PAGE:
With the promise of warmer weather on it’s way I thought it was time to tackle sewing a nice summer dress. It’s a wrap around dress that ties in the back and the fabric I used is Anna Maria Horner’s “Good Folks” series (I bought it a few years ago). It’s such a beautifully soft thick cotton (so no lining was needed).
I don’t have an adult size dress form so I had to put it on this child size one (and I’m not ready to expose my winter white legs). I’m am definitely not this size in real life. The actual length of the dress is mid-knee.The pattern is from the Dutch sewing magazine KnipMode (from January 2003). It’s a really great and easy pattern which I will be making again many times.
Usually when I buy a beautiful expensive fabric I hoard it away in my cupboard for at least a year or two before actually getting the nerve to use it. I get it from my father who does the same thing with shoes and clothes. He calls it the “purchase resting period”.
But after buying those beautiful Echino fabrics in Japan I was really itching to sew something beautiful and usable with them. So I decided to use this bird patterned linen/cotton mix for a purse I was making in my sewing group. I think it helped that we were being led by a very experienced sewer who I knew would make sure the purse turned out perfectly.
It’s a lined purse with pleats, zipper AND piping. A real make-you-sweat pattern. But the result is beautiful.
Being Canadian with a Belgian husband and living in Italy has made it so that I never know when Mother’s or Father’s Day is. I know that it is in different months and on different days for each of the countries and I’ve pretty much mentally blocked all those dates from my mind. I had a feeling father’s Day was coming up so I spent hours with the kids making these origami dress shirt garlands. Then my son proudly announced that he was making me a Mother’s Day gift at school which must mean Father’s Day isn’t for a while (but we’re prepared and ready well in advance!).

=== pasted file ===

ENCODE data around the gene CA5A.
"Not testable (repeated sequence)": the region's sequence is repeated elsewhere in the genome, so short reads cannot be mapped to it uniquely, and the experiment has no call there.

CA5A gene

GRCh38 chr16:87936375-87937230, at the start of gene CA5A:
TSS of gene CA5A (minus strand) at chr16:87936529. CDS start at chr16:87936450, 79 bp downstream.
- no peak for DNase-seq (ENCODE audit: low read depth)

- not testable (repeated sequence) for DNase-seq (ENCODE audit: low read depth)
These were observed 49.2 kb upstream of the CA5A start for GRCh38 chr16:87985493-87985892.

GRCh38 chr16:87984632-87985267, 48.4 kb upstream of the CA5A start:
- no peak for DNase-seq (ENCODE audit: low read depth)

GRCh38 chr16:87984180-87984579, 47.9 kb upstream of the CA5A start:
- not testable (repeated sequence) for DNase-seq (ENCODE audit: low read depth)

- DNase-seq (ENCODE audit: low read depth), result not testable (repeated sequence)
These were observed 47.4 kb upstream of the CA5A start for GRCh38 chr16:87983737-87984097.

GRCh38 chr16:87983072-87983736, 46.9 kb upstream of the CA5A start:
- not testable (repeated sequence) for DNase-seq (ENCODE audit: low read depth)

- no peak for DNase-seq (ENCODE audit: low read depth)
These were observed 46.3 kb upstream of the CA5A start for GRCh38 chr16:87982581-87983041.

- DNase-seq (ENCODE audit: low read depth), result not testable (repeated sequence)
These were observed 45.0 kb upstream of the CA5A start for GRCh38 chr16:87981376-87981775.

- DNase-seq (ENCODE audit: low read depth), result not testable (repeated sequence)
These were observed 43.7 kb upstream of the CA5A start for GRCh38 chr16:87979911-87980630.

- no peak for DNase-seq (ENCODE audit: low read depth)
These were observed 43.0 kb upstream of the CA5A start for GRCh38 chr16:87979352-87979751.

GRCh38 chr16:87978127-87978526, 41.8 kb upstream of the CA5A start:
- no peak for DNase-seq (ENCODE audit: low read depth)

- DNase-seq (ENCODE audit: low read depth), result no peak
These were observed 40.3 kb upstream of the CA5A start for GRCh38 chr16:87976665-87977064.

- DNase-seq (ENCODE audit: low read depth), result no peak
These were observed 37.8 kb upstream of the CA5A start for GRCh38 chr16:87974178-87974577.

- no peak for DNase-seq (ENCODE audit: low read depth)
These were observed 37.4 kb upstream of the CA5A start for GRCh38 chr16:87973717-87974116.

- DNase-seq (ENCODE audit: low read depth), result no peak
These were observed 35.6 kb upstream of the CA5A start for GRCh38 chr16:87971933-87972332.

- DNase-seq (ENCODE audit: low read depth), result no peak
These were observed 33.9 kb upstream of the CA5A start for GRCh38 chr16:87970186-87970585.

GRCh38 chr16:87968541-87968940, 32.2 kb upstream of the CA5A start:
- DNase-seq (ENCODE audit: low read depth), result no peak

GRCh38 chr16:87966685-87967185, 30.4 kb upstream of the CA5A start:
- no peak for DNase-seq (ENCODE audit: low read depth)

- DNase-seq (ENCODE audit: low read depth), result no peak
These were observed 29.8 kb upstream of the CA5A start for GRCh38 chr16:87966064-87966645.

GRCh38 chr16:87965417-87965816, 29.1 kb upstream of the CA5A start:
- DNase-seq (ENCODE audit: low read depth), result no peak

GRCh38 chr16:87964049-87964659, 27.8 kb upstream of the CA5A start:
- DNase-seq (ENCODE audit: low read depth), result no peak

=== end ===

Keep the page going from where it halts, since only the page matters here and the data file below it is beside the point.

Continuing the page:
These origami garlands are so sweet and my kids were the ones who actually folded the shirts (even my little guy). Origami has become very popular in our home and I’m so glad I brought back that suitcase FULL of origami paper from Japan (despite comments such as “are you sure we need 30 packages of origami paper?”).I sewed the little shirts together before glueing on the ties and bow ties. You can make these shirts any size you want. My kids have made tiny tiny versions and almost life size versions. When we’re in restaurants they even fold the cloth napkins into these little shirts. It takes under a minute to fold one so you can make loads in a short amount of time.
The kids can hang them up on a doorframe or to put them into an envelope to open on Father’s Day (whenever that may be). You can leave them loose or sew them together like I did. Last year my kids included a pocket and put in really nice messages and poems.
Here’s how to do it yourself! There is one step that will make you want to crumple up the paper, run out of the room and never try origami again but please believe me that once you ‘get” it everything will run smoothly. Hopefully my instructions will help you a little (original pattern idea comes from Martha Stewart Living June 2004). Continue to read for the step-by-step…